of the work I remember, now we are going back 40 years, and it is a little hard to dig these things out. I remember working on the roof. We had to remove a lot of the roof shingles and put in some new flashing. I worked with a contractor from Norfolk, a Mr. Mulville who did the masonry work at the time. We had to do the reflashing, the replacing of the shingles, the pointing in general, and waterproofing it all. That was another job that I worked on here.
MH: In the years your father was working here and you were helping him, was there a lot of new homes going up?
FZ:Yes, I remember working on a few new homes here; perhaps not as much as we see today in the
Salisbury and Lakeville area as it is. A place that we worked a lot was in the Hotchkiss School area. That was a fine school that always provided much building maintenance as well as the building of new dormitories, new buildings in general up there. I went up there with my dad in 1935-36, we started working in one dormitory, and we were the last ones to leave there. We worked throughout the construction of that building. That provided us with quite a bit of employment for that year.
MH:I think you also mentioned that you had worked on something for the Hoskins.
FZ:Yes, the Hoskins job came quite a bit later in my work. That came after the war. What I had
been talking about before was almost pre- World War II. Now I’ll say something about what came after the war. I did quite a bit of kitchen remodeling work in my recent years of employment. I did the kitchen job and the new construction of the Hoskins house. Mr. and Mrs. Hoskins were the publishers of the Lakeville Journal at the time. So I did a very fine job there and numerous other works up on their house on Reservoir Road. There is quite a bit of construction going up there. I was fortunate enough to get in there to do the kitchen cabinetry work.
MH: Zach, let us go back a little bit to the time you were growing up here in Lakeville. Could you tell us something about the schools you attended and activities that went on?
FZ:Every time I come to Salisbury, I am reminded of my first day in school here, going through the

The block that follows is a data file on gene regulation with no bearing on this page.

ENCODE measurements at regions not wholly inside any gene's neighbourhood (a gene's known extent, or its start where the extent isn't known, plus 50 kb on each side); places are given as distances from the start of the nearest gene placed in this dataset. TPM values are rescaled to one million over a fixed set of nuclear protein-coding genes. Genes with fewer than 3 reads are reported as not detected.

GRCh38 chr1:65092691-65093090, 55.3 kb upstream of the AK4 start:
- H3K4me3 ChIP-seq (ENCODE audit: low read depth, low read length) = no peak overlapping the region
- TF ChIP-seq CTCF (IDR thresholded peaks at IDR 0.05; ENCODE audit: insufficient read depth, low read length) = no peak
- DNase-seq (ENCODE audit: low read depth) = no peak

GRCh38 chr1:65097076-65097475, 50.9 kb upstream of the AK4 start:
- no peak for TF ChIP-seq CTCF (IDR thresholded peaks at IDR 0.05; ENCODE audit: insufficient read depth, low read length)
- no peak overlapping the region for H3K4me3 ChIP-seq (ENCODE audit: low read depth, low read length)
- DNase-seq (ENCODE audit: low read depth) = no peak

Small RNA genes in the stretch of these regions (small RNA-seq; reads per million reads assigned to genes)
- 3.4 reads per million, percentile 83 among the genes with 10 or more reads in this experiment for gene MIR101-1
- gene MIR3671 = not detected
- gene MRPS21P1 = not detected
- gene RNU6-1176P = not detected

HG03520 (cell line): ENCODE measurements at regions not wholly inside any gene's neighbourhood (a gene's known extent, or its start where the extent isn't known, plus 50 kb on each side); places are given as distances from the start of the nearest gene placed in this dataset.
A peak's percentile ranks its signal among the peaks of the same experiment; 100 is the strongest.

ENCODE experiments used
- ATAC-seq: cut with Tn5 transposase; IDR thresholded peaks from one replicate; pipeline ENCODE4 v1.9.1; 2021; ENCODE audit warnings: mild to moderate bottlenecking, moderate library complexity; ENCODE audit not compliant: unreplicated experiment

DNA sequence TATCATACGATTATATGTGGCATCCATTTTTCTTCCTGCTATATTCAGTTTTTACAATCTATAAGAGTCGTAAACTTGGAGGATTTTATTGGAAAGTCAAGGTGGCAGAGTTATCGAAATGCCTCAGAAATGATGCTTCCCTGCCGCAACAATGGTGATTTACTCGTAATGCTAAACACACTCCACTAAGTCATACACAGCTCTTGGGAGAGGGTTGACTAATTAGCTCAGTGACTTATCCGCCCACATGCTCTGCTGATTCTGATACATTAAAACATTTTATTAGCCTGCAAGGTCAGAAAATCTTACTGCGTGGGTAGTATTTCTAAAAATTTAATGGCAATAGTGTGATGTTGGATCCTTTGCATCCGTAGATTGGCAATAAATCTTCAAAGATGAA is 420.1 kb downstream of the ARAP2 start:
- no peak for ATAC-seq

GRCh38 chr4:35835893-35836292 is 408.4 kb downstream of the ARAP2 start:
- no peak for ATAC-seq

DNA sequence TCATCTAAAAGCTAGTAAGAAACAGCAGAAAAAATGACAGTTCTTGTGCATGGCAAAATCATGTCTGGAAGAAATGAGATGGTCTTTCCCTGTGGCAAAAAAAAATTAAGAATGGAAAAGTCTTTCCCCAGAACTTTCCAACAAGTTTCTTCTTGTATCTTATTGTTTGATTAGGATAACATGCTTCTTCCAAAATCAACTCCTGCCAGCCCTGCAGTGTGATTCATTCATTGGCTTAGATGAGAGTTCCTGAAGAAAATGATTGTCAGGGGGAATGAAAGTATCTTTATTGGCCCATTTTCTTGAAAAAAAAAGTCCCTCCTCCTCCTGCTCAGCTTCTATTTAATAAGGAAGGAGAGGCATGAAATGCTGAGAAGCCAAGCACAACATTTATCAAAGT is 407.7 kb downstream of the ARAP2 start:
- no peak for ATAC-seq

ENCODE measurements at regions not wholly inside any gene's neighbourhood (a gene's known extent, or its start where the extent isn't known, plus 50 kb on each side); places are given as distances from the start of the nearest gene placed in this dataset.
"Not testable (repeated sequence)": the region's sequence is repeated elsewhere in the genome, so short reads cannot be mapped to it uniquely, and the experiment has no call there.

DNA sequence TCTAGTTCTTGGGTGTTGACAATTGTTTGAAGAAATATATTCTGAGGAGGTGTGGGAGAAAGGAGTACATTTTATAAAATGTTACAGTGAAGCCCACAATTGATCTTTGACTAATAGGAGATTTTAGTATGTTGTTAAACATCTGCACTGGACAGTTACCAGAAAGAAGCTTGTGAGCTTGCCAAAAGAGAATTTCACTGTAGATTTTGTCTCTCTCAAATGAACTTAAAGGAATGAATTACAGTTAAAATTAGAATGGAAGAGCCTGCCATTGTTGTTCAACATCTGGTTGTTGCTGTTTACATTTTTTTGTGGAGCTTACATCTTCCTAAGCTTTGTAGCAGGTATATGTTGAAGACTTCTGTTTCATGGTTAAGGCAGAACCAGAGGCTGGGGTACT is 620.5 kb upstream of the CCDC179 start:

center of Salisbury we go by the little brick, the Academy Building. It is now the temporary offices of the Town Hall also. I went to the first and second grade there. I can still remember my teacher’s name. She was a Miss Evalena Hardy, and they lived on route 41 just a short distance from the center of town.
After we graduated from that school, we went to Grove School at little ways up on 41. We had the third, fourth, and fifth grade on the first floor at the Grove School, and sixth, seventh, and eighth grade on the second floor. That’s where I finished my primary grades of school. I am trying to think of the names of the teachers that I had there, but I can remember my 3, 4,5th grade teacher as a Miss Clark. She may have been the sister of George Clark and a Bert Clark. My other teacher in that Grove School building was a Miss Butler, Mary C. Butler. She came down and taught us from where she lived in New Hampshire, Concord, New Hampshire.
MH: You really remember the names, don’t you?
FZ:I come here to Salisbury. It is a great pleasure to come back here when I do. I am reminded of
many pleasant days here. I left here before the war to go into the service. I never came back here, but I do enjoy every visit I do make coming back here.
MH: When you went to school, they didn’t have buses in those days, did you?